Big Sunday.

So who are the players in the Sunday election?

The Socialists – PSOE
Their leader and current prime minister is José Luis Rodríguez Zapatero which is a bit of a mouthful so I think I’ll call him by his nickname ‘Bambi’. You see he’s an unassuming, skinny, gangly guy with big eyes and a sweet Mr. Bean kind of smile. And when you see him giving a speech at a huge political meeting, you can actually imagine him doing the oratorical equivalent of slipping around on a frozen pond with Thumper. It’s a testament to the sorry state the conservatives that Bambi has actually won the two pre-election debates.

He seems like a decent enough guy, as shown by the way he handled Chavez in the ‘Why don’t you shut up!’ incident, and although his government hasn’t exactly been stellar, they haven’t screwed things up either. In fact that could probably be their party's electoral slogan ‘Four More years of Not Fucking Things Up!’.

The Conservatives - PP
Their candidate is Mariano Rajoy, successor to Aznar and according to his followers, theft victim of the last election. The big problem with Rajoy is that he’s got all the charisma of an autistic undertaker. He was a boring, stiff and grumpy looking minister under Aznar and no matter how hard his image consultants try to paint a relaxed confident veneer over his persona, the mildew keeps seeping through. He is your girlfriend’s cranky disapproving father when you were a teenager, he’s the stone-faced ticket collector on the train, he’s a headmaster in a brown corduroy jacket.

I mean it’s not like Bambi is this grand Rooseveltian statesman. For Christ’s sake he’s a socialist and he can’t even form a proper fist. At the end of party conventions, he raises his hand and it looks like he’s holding onto an invisible helium balloon. He is definitely beatable. But with the Undertaker at the helm, I don’t see the PP rallying at the last minute and clawing their way back into power.

The other problem are the tactics used by the conservatives. They are still sore about 2004 and frothing at the mouth to get back on top. As a result of this, their strategy has been to viciously criticize absolutely everything that the government does. They blame the government for a slight economic downturn (even though it has affected all of Europe), they blame the government for the rise in unemployment (although employment has also risen considerably), they blame the government for negotiating with ETA (without proof that this actually happened), they blame the government for greenhouse gasses, for the hunger in Africa, for the fact that it sometimes rains on weekends, for the existence of the bogyman, for the varicose veins in pensioners, for the fact that Spain has never won the world cup etc. I reckon that the electorate has gotten a bit tired of this constant haranguing.

Other parties:
If the Spanish Civil War taught us one thing it is that by their very nature, the right is united and the left is fragmented into various shades of left. One must also consider that Spain is a nation of distinct regions, each with a very autonomous political system and culture. Some of these regions’ nationalist parties can play a decisive role in the nations direction.

So in a nutshell, the minor parties consist of the greens, a couple of parties further to the left of the socialists and a handful of regional hard-hitters. This is important as coalitions are the norm.

Anyway, I’m putting my money on the status quo. A narrow socialist win and a new coalition. Plus ça change.

We’ll see on Monday.

Take your bets, ladies and gentlemen!

Sunday, March 02, 2008

What a Difference a Decade Makes

Once again, this post has been marinating in the cesspool of my hindbrain over the past two weeks until I could find a moment to commit it to text.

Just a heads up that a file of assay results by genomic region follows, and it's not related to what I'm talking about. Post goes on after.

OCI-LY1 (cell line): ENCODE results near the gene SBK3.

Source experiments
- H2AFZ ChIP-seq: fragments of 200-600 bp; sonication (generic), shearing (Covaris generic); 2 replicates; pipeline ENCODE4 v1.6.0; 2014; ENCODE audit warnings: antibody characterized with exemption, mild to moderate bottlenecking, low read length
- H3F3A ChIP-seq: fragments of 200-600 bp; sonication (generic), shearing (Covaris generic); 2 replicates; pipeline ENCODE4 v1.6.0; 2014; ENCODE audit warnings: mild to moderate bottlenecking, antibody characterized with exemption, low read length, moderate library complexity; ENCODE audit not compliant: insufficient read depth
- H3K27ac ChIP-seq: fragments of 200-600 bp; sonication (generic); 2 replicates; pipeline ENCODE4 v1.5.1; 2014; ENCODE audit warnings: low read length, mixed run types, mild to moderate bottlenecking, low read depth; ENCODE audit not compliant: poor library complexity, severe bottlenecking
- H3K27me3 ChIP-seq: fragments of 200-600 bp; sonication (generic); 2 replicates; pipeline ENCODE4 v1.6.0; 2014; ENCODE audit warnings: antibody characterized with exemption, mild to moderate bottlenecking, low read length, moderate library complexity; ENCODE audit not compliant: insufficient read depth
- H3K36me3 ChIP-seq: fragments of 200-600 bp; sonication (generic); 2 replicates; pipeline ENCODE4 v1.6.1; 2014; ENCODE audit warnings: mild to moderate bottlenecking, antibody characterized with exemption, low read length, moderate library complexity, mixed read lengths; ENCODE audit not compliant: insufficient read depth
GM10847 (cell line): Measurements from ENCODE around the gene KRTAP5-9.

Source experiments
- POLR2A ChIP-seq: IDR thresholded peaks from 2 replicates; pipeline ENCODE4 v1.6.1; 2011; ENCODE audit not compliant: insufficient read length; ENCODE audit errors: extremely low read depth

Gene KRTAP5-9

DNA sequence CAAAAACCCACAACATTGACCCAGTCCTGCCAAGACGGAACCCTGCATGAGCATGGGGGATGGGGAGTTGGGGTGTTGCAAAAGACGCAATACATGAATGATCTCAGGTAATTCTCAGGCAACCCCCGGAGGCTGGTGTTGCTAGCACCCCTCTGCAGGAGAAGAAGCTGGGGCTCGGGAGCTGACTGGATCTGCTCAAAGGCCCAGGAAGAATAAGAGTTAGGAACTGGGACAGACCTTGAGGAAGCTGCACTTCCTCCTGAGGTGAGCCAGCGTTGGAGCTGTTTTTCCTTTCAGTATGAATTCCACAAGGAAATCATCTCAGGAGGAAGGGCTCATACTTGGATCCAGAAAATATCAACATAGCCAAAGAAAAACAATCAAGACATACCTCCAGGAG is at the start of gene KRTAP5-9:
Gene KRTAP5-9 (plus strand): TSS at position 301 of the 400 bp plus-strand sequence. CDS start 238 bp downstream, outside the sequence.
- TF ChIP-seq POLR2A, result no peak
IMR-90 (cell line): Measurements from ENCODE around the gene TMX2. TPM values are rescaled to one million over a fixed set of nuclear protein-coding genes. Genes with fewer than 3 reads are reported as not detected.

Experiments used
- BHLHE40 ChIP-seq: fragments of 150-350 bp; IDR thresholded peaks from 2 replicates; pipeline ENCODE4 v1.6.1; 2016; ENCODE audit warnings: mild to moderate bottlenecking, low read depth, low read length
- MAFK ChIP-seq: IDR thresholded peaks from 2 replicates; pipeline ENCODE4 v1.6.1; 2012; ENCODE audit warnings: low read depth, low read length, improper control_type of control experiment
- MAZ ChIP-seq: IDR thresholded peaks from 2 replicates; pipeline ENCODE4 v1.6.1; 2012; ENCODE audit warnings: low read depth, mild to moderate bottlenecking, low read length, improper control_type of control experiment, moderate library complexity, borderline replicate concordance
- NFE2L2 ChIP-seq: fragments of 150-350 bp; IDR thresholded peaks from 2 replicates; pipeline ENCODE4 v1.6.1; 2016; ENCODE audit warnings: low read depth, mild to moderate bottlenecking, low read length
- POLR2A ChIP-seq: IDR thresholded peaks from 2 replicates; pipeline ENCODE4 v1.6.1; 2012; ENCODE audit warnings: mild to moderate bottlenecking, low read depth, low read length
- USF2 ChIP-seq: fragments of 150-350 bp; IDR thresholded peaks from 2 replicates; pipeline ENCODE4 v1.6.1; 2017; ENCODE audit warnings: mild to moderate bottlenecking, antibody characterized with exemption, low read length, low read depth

The party.

Ah yes, the party.

As mentioned in the previous post our first big February bash occurred ten years ago to celebrate my thirtieth birthday. It was curious to contrast that event with the party of a few of weeks ago. I found the most striking points of comparison were the following:

TEN years ago, a lot more people showed up than were invited. Because naturally, a lot of the people we invited wanted to bring friends along. And very welcome they were, the more the rowdier.
THIS time round a lot fewer people showed up than were invited because some had the flu, some of them had kids who had the flu, some of them had had a tough a week and couldn’t summon the energy to walk out their front door for a bit of weekend leisure and some of them obviously couldn’t handle the stairs with their Zimmer frames.

TEN years ago we had just enough booze to keep the thronging masses at bay and the guests were smart enough to bring along the cheapest booze they could buy. So by the end of the night, the diehard guests were hitting the Andoran counterfit gin, the DYK (pronounced ‘dick’) whiskey and the Moscatel wine that the gay couple had brought along while others were licking the bottom of the Sucker Punch bowl. (ref: previous post)
THIS time round, we were shocked to welcome punters at the front door with bottles of Bombay gin and decent Rioja Crianza wines stuck under their arms. And even more shocking, most of this quality hooch wasn’t even touched! I think we ended up making a net profit with regards to quantity of booze and certainly with regard to quality. Our bodega overfloweth. We could probably throw another two parties with the alcoholic procceds of this one.

TEN years ago, I was young, fit as a fiddle and had only begun going out with my new girlfriend and yet I didn’t notice any woman paying particular interest to me at the February bash.
I am now a slightly overweight, married forty year old with a nipper back in the fold and was pleasantly amazed to discover a couple of the lady guests shamelessly flirting with me. Now let me be clear, this was the highlight of the party for me, getting my dusty old ego shoeshined. Unfortunately it also confirmed that as old as I’ll ever get, I will never understand how women’s minds work let alone their libidos.

TEN years ago the neighbours (who were all invited) were shocked at how much noise we made.
THIS time round the neighbours (who were also all invited) were shocked at how little noise we made.

TEN years ago, it took us half a day to clear up the flat and cart all the empties down to the dumpster.
THIS time round, it took us an hour because a few of our more responsible guests collected and brought down bags of empties before heading home.

And finally…

TEN years ago I would have been really pissed off to have hosted such a mellow, well ordered party.
THIS time round, I’m kind of relieved and grateful.